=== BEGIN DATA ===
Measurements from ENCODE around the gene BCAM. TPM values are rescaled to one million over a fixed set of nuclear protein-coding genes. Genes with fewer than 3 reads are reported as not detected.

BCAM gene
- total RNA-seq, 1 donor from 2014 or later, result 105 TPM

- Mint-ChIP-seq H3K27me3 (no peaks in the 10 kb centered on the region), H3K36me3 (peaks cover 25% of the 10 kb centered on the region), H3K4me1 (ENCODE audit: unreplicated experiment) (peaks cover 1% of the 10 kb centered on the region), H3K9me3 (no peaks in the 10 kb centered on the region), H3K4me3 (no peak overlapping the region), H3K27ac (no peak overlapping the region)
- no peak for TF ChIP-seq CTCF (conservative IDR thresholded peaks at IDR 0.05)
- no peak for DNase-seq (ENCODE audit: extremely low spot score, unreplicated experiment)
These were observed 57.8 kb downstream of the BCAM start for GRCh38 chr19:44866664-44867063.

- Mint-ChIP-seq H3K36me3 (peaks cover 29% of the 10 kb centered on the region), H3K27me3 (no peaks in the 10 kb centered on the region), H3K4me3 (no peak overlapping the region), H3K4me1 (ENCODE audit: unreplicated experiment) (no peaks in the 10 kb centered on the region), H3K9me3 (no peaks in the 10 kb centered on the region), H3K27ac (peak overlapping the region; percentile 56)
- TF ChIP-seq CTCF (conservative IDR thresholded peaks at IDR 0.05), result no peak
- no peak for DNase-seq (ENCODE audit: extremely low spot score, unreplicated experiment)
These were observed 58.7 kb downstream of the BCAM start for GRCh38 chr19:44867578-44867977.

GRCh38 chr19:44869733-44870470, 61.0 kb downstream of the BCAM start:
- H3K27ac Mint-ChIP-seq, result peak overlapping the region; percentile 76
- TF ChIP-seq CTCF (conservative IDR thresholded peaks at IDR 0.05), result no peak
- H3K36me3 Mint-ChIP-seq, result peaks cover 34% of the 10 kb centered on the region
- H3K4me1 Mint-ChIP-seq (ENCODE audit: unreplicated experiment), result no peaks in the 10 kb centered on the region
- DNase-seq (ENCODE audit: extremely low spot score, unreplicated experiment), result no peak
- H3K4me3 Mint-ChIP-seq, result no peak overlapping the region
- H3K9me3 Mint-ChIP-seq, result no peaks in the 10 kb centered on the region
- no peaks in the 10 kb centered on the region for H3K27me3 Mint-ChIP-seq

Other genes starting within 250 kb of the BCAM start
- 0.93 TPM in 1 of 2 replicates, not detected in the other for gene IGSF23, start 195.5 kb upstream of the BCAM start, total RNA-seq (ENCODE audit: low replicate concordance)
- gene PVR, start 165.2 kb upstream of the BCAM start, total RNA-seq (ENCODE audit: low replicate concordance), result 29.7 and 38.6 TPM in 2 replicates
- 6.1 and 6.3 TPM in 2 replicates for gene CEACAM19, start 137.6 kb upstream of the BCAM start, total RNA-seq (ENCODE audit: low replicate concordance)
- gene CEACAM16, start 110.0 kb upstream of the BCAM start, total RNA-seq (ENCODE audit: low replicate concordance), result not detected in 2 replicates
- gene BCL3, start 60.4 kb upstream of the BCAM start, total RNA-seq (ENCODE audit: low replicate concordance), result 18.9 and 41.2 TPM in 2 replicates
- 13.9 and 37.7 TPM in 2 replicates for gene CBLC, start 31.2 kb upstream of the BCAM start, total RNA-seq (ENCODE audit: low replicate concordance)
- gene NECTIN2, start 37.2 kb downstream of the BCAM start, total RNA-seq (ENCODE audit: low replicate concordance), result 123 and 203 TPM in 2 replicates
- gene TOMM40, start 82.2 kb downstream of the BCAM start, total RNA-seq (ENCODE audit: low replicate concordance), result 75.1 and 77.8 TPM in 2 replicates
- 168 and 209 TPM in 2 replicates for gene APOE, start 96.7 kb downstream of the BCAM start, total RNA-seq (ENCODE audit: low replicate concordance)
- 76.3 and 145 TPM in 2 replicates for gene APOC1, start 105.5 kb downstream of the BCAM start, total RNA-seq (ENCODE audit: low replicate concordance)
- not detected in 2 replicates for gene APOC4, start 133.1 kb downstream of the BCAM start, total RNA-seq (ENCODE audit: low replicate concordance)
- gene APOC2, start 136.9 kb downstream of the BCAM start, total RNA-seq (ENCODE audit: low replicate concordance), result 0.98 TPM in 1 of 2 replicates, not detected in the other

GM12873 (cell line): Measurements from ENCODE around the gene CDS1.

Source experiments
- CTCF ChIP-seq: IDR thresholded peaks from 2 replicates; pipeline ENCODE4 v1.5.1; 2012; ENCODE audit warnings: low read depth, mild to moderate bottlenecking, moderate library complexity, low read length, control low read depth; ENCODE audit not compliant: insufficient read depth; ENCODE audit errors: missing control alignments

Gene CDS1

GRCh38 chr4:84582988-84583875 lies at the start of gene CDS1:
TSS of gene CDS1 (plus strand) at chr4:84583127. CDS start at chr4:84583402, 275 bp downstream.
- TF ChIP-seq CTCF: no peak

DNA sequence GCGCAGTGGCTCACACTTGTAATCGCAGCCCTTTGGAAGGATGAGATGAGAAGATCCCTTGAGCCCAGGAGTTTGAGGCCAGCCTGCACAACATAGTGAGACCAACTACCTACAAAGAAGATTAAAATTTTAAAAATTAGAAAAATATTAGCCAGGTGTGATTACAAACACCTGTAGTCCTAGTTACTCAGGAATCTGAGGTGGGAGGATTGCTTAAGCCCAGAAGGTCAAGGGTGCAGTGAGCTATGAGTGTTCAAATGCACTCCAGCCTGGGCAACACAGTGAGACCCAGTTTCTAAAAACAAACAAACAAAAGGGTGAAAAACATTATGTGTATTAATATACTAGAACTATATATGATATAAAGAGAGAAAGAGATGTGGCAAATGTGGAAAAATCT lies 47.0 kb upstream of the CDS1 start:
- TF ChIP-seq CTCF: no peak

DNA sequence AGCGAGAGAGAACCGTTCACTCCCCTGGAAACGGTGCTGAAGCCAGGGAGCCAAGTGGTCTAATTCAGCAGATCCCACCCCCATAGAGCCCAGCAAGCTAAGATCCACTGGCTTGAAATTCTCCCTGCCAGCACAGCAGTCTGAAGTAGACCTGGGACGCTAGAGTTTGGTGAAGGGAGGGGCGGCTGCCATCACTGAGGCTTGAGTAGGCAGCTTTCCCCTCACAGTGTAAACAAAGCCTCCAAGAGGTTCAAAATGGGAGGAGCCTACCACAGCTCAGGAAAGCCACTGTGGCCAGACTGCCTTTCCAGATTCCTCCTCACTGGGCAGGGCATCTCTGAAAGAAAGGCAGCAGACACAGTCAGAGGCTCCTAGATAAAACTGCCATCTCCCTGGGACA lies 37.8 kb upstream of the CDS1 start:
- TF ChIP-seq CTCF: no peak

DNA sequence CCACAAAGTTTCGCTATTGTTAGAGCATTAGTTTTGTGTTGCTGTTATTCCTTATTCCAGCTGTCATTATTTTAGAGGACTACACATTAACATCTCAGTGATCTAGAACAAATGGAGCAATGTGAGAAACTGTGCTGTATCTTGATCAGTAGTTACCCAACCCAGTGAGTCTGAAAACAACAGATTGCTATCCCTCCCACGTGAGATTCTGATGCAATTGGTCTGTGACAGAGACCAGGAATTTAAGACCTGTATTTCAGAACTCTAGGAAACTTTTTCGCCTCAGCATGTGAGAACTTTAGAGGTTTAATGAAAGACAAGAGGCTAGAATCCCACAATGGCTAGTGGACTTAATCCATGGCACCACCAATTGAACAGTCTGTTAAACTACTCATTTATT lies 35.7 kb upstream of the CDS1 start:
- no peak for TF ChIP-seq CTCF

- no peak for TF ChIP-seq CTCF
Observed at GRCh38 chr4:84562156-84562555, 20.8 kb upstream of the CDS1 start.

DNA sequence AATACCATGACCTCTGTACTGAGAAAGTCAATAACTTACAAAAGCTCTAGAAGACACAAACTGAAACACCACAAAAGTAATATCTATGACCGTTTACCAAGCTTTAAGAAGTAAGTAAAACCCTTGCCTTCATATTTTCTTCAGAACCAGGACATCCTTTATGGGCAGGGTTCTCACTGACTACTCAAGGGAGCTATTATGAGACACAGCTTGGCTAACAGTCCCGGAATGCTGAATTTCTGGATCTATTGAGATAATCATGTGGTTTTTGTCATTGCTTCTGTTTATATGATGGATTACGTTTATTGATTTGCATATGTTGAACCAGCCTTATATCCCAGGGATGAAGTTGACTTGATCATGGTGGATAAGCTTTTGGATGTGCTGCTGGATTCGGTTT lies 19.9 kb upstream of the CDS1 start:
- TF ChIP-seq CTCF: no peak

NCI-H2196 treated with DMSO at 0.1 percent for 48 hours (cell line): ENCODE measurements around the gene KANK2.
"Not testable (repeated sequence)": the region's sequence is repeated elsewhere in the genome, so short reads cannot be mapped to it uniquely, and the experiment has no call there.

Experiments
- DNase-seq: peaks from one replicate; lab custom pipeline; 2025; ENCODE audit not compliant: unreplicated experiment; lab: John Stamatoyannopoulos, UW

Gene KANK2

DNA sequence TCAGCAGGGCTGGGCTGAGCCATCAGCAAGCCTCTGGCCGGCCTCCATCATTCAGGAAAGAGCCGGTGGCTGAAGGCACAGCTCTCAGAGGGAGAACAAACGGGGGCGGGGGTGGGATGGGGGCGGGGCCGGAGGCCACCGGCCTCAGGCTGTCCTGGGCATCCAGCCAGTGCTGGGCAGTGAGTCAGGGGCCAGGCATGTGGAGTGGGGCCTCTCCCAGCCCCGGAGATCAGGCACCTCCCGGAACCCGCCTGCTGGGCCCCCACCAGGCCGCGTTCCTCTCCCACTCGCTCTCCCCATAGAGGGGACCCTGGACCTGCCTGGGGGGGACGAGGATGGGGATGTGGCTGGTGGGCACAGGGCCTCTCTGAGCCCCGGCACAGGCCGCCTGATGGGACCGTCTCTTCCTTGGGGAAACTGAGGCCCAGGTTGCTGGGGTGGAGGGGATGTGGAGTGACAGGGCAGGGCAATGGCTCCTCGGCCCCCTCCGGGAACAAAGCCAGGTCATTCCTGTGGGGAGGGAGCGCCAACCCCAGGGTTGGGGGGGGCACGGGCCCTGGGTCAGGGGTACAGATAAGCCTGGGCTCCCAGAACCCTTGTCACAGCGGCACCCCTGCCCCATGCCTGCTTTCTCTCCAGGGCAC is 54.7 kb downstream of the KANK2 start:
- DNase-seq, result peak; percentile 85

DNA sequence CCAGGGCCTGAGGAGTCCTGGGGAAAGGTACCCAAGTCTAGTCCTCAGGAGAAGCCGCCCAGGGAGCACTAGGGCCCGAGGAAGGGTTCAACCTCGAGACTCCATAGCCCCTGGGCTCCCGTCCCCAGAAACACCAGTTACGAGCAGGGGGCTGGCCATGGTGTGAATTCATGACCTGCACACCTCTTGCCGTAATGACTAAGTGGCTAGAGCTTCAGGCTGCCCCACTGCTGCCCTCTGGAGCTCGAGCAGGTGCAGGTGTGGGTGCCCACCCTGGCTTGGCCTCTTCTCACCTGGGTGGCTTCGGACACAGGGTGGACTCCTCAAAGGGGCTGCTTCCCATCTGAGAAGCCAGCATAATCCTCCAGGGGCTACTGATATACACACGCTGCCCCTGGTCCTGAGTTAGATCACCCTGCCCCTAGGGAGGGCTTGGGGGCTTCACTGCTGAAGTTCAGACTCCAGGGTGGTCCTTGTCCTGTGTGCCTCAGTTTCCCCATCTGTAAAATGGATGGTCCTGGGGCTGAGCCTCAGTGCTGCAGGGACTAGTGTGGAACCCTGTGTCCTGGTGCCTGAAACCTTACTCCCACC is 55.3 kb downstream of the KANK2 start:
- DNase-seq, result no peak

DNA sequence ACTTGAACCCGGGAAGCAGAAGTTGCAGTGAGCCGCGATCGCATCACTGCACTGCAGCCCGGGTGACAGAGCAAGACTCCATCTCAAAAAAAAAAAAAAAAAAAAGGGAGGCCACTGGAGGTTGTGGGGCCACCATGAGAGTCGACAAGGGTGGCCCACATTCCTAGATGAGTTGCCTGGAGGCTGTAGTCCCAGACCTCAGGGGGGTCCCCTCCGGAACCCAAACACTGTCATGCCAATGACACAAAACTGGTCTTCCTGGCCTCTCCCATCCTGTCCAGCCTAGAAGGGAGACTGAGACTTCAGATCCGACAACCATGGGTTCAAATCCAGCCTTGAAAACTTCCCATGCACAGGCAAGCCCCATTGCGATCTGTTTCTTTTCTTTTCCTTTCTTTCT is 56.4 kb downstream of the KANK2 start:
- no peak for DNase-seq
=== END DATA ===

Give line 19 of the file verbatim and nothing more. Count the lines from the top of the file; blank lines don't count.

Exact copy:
- H3K9me3 Mint-ChIP-seq, result no peaks in the 10 kb centered on the region